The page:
9 Ways Mentoring Drives Success for People & Companies

There’s a common saying:

“Watch your thoughts, they become your words;
Watch your words, they become your actions;
Watch your actions, they become your habits;
Watch your habits, they become your character;
Watch your character, it becomes your destiny.”

The phrase has been attributed to all kinds of people from Lao Tzu to Gandhi, but it nevertheless sticks. Positive thoughts matter. They shape your world and change your behavior, so anytime you’re able to generate some positivity, great things will manifest.

That may seem a bit idealistic and perhaps oversimplified; after all, mentoring isn’t just positive thoughts. It’s learning opportunities and self-reflection too. However, all these things come together to provide a wealth of benefits for everyone involved.

If you’re mentored, you’ll…

1. Have more positive thoughts about your career.

People who are mentored report increased feelings of career satisfaction and commitment as well as a deeper belief that career advancement is ahead.

2. Receive more promotions.

Women increase their chances of being placed in a mid-manager position or above by 56% when they’re mentored.

3. Receive higher compensation.

Mentoring does not close the gender pay gap, but it does tend to boost a woman’s salary by more than $600.

If you’re a mentor, you’ll…

4. Have more positive thoughts about your career.

Many people think only the person being mentored benefits, but that’s not true at all. Mentoring is meaningful work and creates a sense of purpose, which leads to increased work-related fulfillment. They’re more satisfied with their jobs too.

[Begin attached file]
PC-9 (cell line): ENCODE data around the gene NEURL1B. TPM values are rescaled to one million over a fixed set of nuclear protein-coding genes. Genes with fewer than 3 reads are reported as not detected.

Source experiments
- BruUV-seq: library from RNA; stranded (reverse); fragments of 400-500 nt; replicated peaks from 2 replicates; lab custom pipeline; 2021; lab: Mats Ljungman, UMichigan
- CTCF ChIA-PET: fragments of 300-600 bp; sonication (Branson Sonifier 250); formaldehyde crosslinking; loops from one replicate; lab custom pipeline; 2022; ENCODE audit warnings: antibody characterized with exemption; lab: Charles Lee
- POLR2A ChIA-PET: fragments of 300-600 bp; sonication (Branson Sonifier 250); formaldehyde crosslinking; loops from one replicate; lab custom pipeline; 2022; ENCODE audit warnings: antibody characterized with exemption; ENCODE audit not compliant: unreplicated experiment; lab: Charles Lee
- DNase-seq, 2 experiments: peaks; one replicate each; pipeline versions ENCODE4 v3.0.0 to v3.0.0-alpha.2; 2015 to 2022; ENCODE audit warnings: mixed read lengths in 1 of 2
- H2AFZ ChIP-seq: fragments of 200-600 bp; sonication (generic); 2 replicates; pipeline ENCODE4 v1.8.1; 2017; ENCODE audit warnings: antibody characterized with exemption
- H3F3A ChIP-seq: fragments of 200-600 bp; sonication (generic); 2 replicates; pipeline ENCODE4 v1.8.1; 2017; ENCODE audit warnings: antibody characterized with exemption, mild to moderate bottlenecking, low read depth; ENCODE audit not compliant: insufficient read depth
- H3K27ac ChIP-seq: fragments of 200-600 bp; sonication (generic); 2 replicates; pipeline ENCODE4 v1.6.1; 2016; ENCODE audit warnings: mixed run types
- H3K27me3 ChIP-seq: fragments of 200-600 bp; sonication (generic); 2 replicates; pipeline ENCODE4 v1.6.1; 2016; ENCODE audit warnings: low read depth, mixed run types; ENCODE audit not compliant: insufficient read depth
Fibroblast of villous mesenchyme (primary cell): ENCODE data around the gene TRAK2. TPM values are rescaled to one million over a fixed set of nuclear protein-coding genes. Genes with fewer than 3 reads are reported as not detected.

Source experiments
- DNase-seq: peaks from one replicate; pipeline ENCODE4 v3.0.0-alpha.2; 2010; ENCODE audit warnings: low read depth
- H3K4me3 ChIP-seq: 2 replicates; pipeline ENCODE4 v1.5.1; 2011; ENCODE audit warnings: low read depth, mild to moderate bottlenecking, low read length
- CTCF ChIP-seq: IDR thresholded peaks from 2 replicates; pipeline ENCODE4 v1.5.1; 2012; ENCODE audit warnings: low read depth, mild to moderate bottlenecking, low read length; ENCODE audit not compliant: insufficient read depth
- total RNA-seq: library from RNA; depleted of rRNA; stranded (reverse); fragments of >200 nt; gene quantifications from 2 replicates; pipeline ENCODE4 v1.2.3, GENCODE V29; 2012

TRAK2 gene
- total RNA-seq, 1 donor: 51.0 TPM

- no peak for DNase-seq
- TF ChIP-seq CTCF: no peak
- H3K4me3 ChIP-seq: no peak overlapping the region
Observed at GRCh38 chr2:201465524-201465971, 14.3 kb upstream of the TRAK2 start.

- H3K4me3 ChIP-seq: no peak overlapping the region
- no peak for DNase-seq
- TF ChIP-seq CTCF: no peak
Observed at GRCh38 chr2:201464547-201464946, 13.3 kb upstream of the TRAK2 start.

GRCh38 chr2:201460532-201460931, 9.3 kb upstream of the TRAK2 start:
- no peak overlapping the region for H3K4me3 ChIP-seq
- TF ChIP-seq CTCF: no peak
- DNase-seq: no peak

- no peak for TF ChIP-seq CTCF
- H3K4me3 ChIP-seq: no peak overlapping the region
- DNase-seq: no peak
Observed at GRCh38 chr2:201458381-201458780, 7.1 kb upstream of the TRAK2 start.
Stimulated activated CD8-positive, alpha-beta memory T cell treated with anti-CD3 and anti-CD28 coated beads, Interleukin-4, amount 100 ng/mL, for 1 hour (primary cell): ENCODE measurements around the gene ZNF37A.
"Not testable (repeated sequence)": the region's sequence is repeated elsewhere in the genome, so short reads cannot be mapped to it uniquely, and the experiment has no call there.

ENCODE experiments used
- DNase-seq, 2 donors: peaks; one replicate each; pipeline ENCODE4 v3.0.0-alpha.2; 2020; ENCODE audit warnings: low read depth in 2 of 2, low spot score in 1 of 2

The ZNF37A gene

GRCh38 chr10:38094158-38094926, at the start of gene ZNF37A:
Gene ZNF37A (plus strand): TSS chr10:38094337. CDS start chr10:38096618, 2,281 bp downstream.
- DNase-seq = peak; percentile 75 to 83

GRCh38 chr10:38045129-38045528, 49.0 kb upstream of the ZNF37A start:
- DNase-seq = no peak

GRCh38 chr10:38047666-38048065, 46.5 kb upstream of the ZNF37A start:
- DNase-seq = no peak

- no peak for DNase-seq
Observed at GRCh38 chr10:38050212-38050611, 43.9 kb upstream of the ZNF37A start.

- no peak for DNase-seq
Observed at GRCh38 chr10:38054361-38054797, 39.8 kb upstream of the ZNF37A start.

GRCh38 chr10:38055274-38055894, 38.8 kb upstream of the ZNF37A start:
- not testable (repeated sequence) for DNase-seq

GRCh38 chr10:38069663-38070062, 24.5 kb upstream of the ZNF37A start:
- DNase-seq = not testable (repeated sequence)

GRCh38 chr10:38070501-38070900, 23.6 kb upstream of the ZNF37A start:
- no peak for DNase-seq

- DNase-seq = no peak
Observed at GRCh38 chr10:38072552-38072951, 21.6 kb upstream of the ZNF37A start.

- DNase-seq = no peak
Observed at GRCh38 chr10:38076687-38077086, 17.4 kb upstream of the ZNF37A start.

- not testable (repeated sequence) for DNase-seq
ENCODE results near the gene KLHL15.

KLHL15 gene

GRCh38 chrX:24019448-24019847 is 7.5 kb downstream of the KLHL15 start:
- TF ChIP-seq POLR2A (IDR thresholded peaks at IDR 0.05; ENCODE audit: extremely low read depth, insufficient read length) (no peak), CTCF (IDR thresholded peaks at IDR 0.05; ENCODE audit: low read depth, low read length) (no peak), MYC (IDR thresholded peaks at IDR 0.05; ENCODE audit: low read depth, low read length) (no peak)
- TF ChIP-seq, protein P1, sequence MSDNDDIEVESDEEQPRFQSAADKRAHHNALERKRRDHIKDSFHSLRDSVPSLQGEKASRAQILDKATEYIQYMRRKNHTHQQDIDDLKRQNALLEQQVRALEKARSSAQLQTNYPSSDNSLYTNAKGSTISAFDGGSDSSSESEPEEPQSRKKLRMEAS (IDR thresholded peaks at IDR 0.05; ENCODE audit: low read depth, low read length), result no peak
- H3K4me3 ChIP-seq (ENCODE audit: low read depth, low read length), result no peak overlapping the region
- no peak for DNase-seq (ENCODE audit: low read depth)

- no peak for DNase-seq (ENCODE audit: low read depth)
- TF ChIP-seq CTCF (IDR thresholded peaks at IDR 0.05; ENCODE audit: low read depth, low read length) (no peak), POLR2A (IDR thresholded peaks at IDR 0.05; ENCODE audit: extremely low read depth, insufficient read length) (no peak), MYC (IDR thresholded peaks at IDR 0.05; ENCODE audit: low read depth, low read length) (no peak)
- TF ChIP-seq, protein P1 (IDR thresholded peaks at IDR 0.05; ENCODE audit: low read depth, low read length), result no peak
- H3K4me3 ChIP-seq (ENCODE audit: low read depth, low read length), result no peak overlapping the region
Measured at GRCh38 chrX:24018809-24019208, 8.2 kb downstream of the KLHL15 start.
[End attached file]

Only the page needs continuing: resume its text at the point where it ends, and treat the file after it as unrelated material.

5. Have greater career success.

The above naturally translates to improved commitment to the employer, and combined, these things also lead to greater career success for the mentor too.

If you’re a company leader, you’ll…

6. Increase positive feelings about your company.

When mentorship happens in the workplace, people feel better about the organization and the organization’s senior leaders.

7. Cultivate optimism.

Being connected to people at higher levels gives employees a direct line of information, so they tend to feel better informed about the company’s future. They also believe that the company is providing career advancement opportunities.

8. Reduce turnover.

When employees feel good about their workplace, they don’t think about leaving it. Because thoughts (or lack thereof) become actions, they leave less too. Some studies suggest mentorship can decrease turnover by nearly 40%.

9. Bolster your D&I Program.

Informal mentorships will likely spring up throughout the company regardless, which is good news for those who engage in them. It’s not good news for minorities. People naturally gravitate to those who are similar to them, which means in a male-dominated industry like energy, men are far more likely to mentor other men. The disparities grow when other aspects, such as race, orientation, and religion are layered in. A formal program reduces gender issues and ensures minorities have access to mentors too.

Get Involved with Mentoring

If you’re a company leader, you can create your own mentorship program or sign up to be a corporate member of Pink Petro, which secures a seat on the Global Community Council to explore best practices and connect with peers. It also means your entire team qualifies for individual membership.

Individual members, either signing up alone or with their team, get instant access to a multitude of benefits, such as learning and networking opportunities. There’s also Lean In Energy, a formal program that’s actively enrolling for its 2020 session (join by February 10). There are lots of other ways to find a mentor too. No matter which method you choose, make mentoring a priority.

Feature image credit: Photo by mentatdgt from Pexels.

Recommend0 recommendationsPublished in Diversity, Inclusion, and Ally-Ship, Emotional Intelligence, Social Influence

Share this post

Share on facebook
Share on google
Share on twitter
Share on linkedin
Share on pinterest
Share on print
Share on email